It’s amazing to see just how much my life has changed and has been filled with more purpose since the first time I walked into Bet Ha’am. I was a new mom raising a Jewish son and I desperately wanted to do something big and bold to show unity to my in-laws by hosting and leading a Passover Seder. I called Bet Ha’am, and said, “Hi! I’m not Jewish, but I’d like to host Passover next week at my house. Can you tell me what I need?” The next day I had an appointment with Rabbi Saks and he lent me books and had printed materials and we sat on the couch and he gave me advice about how to keep it small and simple. That Passover Seder was hilarious. It was awful. But I beamed with pride through every mishap (like when I decided to jazz up the matzah ball soup by dropping in some pasta at the last second to a loud chorus of “NOOOOO!” in the background, as I stared back blankly, “…What did I do?”) But that Seder led to a class at the JCA for interfaith families raising Jewish children. And that led to another, and another, and that group and I are still learning together to this day. And I started attending family services, tot shabbat, and enrolled our son in the Goldman Family Preschool. I realized pretty quickly that in my soul I had been on Mt. Sinai. And then one fall day just before the High Holy Days, I had my conversion with Rabbi Saks, and my son and I immersed in the mikveh.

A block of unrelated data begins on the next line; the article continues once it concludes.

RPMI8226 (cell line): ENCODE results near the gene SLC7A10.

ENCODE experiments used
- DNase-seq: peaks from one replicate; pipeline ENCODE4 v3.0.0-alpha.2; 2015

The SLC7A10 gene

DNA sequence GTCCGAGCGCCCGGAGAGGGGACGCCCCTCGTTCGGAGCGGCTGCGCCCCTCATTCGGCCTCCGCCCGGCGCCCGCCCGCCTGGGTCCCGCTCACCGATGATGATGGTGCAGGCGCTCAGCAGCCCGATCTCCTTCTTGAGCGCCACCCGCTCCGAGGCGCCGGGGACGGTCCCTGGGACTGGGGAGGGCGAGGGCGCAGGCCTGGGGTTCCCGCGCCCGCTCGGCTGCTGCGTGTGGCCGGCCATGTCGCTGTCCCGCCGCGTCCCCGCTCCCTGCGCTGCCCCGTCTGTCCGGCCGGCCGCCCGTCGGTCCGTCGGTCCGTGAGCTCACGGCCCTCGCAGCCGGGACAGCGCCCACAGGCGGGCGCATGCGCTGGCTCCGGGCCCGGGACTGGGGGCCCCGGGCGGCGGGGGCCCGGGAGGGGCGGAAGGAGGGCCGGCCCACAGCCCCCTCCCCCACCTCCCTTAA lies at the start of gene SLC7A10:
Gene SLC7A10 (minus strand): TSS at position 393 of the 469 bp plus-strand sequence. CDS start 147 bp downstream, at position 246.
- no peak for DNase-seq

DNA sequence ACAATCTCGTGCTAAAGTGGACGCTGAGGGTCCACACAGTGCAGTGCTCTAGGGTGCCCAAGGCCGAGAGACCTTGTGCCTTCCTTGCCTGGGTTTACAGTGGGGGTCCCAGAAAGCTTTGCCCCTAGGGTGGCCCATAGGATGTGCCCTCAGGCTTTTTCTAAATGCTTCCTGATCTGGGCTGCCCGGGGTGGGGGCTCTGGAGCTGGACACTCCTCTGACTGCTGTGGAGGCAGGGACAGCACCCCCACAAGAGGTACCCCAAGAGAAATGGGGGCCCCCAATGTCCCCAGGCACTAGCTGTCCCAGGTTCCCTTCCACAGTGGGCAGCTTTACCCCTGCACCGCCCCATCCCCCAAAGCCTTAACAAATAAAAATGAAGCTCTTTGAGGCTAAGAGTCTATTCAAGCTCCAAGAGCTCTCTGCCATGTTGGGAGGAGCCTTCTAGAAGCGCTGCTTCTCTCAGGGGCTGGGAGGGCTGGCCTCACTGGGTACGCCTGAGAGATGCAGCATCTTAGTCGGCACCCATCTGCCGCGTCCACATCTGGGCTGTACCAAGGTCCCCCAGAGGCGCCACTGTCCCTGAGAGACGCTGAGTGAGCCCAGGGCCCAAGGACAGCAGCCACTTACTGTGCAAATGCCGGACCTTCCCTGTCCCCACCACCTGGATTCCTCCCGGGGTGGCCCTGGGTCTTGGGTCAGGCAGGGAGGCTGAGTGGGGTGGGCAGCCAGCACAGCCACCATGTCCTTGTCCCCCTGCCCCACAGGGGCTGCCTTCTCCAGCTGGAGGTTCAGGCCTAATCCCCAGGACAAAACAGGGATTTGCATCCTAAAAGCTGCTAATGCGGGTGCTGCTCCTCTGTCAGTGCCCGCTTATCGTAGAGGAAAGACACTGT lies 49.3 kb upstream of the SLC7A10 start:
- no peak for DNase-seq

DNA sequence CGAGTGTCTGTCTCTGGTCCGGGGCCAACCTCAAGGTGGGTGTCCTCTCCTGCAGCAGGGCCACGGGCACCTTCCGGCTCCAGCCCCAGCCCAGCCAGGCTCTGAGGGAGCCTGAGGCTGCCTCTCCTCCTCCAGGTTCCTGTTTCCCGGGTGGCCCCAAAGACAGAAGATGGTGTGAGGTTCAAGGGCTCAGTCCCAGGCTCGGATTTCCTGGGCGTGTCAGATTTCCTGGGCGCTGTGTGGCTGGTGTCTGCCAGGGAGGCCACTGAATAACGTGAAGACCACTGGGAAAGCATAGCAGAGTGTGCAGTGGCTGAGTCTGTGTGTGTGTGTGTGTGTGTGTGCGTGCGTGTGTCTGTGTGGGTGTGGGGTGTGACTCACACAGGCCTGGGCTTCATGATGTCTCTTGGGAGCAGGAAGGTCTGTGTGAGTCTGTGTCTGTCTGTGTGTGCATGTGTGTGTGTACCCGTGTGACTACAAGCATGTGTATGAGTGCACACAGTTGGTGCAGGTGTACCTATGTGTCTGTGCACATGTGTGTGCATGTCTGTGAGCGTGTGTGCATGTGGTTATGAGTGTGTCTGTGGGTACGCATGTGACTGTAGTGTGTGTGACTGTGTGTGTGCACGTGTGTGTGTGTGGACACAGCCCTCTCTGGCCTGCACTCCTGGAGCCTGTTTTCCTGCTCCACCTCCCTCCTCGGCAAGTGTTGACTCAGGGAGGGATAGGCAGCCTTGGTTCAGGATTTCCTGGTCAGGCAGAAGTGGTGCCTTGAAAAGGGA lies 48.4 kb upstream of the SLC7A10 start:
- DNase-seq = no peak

In my professional life, I work as the director of development at the JCA. At home I’m kept busy by my almost 2nd grader who loves to explore the trails near our house, go on bike rides, build, play pirates, whittle sticks, and snuggle up with a fuzzy blanket and a Harry Potter movie marathon. 

Jacob Efron

My wife, Karli, and I joined Bet Ha’am when our older daughter Adele, now seven years old and in second grade, was in preschool. We found Rabbi Saks and the congregation to be incredibly welcoming, and we met some of our closest friends at Friday night services and religious school morning worship. We have enjoyed watching Adele learn Jewish history and culture here at the synagogue, along with the same prayers that we ourselves learned at the same age. In a few short years, our other daughter, Miriam, will start kindergarten here. 

Completing my Bar Mitzvah was a defining moment in my childhood, and I want my own children to discover the same sense of Jewish identity and pride that I developed at Hebrew school. The values that Bet Ha’am promotes—social justice, Jewish education and welcoming everyone regardless of background—are incredibly important to me. I hope that my daughters will integrate these values into their own lives as well.